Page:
Anesthesiology Clinical Competency

We consider clinical competence in anesthesiology to be an initial step toward board certification. The clinical anesthesia residency is intended to provide education and experience in the science and practice anesthesiology. During training, the residency program faculty instructs and observes residents to assist in the development of qualities essential to becoming board certified.

Because of the nature of anesthesia practice, certified anesthesiologists (“diplomates”) must be able to deal with emergent life-threatening situations independently, promptly and efficiently. The ability to acquire and process information in an independent and timely manner is central to assure individual responsibility for all aspects of anesthesiology care. Diplomates must be capable of performing independently the entire scope of anesthesiology practice without accommodations or with reasonable accommodation. They must also be free from influence of or dependency on chemical substances that impair cognitive, physical, sensory or motor functions.
We require each residency program to electronically submit an evaluation of clinical competence in January and July for each resident who has spent any portion of the prior six months in clinical anesthesia training in or under the sponsorship of the residency program and its affiliates.

Grading Overall Clinical Competence

Programs complete the evaluation of clinical competency form by selecting an overall grade of Satisfactory (S): Consistently meets reasonable expectations or Unsatisfactory (U): Often fails short of reasonable expectations.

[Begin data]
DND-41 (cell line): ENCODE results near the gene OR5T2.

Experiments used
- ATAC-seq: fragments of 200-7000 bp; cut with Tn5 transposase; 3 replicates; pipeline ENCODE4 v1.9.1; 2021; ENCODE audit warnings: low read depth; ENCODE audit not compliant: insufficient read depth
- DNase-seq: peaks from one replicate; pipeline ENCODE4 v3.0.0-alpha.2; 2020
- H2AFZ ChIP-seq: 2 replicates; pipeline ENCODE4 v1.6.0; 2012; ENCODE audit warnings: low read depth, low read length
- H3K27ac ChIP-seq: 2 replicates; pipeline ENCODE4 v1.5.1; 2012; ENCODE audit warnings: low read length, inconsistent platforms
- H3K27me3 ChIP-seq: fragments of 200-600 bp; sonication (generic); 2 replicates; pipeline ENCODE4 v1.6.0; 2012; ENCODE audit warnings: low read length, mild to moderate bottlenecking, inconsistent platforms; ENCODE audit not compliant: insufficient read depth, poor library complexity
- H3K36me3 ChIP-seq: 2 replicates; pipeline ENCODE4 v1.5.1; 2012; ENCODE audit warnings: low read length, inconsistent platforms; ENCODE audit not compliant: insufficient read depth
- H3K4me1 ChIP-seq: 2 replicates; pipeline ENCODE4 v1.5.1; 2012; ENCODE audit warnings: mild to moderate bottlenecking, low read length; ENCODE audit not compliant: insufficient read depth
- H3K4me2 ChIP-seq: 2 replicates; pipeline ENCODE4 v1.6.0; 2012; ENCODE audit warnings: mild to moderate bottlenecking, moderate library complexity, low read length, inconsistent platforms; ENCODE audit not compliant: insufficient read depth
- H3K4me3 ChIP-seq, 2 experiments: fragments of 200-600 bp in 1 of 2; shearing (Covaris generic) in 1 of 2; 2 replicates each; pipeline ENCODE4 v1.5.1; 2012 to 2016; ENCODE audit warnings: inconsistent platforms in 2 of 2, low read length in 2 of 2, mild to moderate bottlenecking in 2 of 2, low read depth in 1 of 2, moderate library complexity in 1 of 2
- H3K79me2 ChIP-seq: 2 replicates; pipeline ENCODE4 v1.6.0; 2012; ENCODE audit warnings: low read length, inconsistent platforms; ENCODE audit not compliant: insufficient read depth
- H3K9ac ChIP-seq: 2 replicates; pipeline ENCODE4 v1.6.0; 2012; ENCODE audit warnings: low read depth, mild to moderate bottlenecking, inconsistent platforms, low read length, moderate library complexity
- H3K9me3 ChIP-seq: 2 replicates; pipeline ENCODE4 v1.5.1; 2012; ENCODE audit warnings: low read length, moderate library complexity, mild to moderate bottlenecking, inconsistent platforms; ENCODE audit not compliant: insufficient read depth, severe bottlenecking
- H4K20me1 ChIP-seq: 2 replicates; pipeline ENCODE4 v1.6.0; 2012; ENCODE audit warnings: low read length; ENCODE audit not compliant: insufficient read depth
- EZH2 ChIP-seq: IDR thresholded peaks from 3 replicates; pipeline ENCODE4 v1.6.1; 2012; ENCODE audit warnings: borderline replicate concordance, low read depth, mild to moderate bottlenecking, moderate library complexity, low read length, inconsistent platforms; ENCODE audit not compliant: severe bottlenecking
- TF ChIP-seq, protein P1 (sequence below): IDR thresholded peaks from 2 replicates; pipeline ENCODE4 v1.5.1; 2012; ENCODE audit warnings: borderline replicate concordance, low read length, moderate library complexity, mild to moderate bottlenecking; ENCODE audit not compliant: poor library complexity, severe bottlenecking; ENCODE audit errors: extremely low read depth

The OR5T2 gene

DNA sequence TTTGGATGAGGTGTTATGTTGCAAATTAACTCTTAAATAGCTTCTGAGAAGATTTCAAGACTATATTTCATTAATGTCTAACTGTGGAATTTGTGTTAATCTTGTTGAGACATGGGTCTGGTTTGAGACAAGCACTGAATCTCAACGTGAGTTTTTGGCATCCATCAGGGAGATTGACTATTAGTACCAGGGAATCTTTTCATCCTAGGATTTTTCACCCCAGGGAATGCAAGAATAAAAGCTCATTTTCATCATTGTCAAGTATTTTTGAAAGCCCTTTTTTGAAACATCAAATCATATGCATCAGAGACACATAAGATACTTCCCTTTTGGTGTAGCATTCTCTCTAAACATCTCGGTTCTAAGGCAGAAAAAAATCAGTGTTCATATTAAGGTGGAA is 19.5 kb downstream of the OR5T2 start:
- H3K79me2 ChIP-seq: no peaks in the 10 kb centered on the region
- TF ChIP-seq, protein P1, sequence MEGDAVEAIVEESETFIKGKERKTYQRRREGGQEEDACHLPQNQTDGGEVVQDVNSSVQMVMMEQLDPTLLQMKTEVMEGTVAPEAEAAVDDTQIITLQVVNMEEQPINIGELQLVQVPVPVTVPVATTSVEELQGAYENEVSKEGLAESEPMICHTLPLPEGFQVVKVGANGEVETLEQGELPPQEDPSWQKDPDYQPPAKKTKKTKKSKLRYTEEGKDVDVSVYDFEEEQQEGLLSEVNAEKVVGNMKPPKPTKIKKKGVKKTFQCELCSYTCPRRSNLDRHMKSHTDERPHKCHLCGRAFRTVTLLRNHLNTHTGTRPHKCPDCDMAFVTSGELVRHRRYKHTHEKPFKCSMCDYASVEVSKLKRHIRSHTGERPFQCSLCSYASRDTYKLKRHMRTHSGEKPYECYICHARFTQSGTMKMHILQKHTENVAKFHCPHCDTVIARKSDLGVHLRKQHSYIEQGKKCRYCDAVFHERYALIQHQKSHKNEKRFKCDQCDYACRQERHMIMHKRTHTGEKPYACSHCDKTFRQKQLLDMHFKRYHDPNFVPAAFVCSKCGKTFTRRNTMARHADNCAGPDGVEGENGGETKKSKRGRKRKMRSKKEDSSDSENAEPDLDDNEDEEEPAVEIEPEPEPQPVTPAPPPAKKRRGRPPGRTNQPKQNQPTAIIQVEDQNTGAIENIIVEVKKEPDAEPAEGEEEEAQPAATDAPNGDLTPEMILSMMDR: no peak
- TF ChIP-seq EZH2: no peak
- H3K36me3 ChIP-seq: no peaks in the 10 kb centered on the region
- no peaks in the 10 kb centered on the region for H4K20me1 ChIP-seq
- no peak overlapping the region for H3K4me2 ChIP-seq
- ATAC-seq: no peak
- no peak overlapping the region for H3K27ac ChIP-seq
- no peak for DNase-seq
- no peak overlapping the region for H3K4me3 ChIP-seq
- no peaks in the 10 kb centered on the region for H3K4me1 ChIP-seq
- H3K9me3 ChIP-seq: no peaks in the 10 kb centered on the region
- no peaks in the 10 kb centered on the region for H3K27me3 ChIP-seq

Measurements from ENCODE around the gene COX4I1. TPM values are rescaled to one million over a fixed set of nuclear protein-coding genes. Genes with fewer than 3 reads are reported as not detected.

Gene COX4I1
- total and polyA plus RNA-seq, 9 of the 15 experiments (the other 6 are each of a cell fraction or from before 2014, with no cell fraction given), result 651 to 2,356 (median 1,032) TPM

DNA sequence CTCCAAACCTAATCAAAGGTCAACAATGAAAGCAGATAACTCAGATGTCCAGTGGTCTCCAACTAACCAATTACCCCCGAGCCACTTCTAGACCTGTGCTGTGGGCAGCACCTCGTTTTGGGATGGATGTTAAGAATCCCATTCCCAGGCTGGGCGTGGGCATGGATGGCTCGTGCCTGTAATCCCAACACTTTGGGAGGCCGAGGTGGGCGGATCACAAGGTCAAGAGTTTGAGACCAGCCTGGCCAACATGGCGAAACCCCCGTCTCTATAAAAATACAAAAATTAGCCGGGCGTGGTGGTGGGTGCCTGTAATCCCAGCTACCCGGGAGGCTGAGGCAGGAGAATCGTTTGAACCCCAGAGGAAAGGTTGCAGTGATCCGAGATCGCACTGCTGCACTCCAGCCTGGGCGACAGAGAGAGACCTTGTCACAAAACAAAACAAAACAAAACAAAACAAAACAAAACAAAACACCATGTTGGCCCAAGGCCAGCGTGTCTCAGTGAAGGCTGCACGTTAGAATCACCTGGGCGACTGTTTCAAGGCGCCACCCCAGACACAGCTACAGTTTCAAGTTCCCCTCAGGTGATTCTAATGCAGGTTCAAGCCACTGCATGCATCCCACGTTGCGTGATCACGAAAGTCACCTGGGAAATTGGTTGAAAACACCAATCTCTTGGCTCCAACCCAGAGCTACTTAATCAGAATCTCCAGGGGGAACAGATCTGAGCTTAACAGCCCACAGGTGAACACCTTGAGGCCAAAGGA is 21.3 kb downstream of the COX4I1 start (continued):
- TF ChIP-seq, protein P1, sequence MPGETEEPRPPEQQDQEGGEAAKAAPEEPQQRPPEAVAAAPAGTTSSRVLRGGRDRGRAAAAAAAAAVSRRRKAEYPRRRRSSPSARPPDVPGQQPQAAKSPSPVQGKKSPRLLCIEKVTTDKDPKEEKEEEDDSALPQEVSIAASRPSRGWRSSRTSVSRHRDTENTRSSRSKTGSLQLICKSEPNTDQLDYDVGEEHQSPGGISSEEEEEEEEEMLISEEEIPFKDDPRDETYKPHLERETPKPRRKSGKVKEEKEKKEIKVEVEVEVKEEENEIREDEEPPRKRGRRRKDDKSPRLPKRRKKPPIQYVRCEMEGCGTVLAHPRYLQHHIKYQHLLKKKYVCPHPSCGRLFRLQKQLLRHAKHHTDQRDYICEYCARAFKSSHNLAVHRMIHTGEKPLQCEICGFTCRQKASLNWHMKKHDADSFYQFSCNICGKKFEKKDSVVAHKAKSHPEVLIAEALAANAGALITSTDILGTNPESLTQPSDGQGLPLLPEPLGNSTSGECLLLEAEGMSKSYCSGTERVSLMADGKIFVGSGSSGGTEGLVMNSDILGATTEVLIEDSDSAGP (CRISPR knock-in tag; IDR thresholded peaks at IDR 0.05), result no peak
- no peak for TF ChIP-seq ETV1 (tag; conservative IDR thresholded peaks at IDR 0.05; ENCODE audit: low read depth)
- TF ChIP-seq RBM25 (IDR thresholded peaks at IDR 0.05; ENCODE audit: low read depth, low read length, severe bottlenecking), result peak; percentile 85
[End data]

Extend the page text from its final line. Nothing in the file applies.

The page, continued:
• The grade for overall clinical competence can be satisfactory only if the grade for every essential attribute is satisfactory.
  • The grade for overall clinical competence will be unsatisfactory if the resident fails the BASIC Examination two or more times. 

Essential Attributes

The physician who lacks one or more of the following attributes is not considered qualified to safely practice anesthesiology.

  1. Demonstrates high standards of ethical and moral behavior.
  2. Demonstrates honesty, integrity, reliability, and responsibility.
  3. Learns from experience; knows limits.
  4. Reacts to stressful situations in an appropriate manner.
  5. Has no documented current abuse of alcohol or illegal use of drugs.
  6. Has no cognitive or physical impairment that precludes acquiring and processing information in an independent and timely manner without accommodation or with reasonable accommodation.
  7. Demonstrates respect for the dignity of patients and colleagues, and sensitivity to a diverse patient population.